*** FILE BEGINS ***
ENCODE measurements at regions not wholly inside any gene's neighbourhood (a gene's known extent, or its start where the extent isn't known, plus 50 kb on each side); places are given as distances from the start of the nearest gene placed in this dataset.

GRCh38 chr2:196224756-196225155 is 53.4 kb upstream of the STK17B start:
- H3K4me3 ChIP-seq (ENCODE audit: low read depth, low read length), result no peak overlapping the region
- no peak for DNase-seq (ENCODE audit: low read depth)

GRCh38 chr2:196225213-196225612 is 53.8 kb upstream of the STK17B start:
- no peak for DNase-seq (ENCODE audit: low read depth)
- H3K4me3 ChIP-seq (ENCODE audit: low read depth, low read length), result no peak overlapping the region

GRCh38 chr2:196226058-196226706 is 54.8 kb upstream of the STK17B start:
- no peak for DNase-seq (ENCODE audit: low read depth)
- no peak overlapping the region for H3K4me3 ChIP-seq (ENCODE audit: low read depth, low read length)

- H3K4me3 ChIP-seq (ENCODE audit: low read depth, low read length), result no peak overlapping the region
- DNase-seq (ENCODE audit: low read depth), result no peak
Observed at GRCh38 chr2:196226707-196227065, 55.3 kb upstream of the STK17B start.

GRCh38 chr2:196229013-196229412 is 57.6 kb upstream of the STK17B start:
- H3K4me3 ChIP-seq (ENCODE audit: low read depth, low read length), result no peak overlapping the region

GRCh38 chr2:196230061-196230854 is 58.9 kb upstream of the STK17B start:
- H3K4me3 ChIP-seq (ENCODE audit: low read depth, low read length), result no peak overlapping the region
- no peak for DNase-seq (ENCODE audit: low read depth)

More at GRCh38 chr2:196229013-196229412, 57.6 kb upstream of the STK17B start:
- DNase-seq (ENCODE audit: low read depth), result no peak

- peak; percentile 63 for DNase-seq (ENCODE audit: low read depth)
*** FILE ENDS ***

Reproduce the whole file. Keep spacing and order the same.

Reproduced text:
ENCODE measurements at regions not wholly inside any gene's neighbourhood (a gene's known extent, or its start where the extent isn't known, plus 50 kb on each side); places are given as distances from the start of the nearest gene placed in this dataset.

GRCh38 chr2:196224756-196225155 is 53.4 kb upstream of the STK17B start:
- H3K4me3 ChIP-seq (ENCODE audit: low read depth, low read length), result no peak overlapping the region
- no peak for DNase-seq (ENCODE audit: low read depth)

GRCh38 chr2:196225213-196225612 is 53.8 kb upstream of the STK17B start:
- no peak for DNase-seq (ENCODE audit: low read depth)
- H3K4me3 ChIP-seq (ENCODE audit: low read depth, low read length), result no peak overlapping the region

GRCh38 chr2:196226058-196226706 is 54.8 kb upstream of the STK17B start:
- no peak for DNase-seq (ENCODE audit: low read depth)
- no peak overlapping the region for H3K4me3 ChIP-seq (ENCODE audit: low read depth, low read length)

- H3K4me3 ChIP-seq (ENCODE audit: low read depth, low read length), result no peak overlapping the region
- DNase-seq (ENCODE audit: low read depth), result no peak
Observed at GRCh38 chr2:196226707-196227065, 55.3 kb upstream of the STK17B start.

GRCh38 chr2:196229013-196229412 is 57.6 kb upstream of the STK17B start:
- H3K4me3 ChIP-seq (ENCODE audit: low read depth, low read length), result no peak overlapping the region

GRCh38 chr2:196230061-196230854 is 58.9 kb upstream of the STK17B start:
- H3K4me3 ChIP-seq (ENCODE audit: low read depth, low read length), result no peak overlapping the region
- no peak for DNase-seq (ENCODE audit: low read depth)

More at GRCh38 chr2:196229013-196229412, 57.6 kb upstream of the STK17B start:
- DNase-seq (ENCODE audit: low read depth), result no peak

- peak; percentile 63 for DNase-seq (ENCODE audit: low read depth)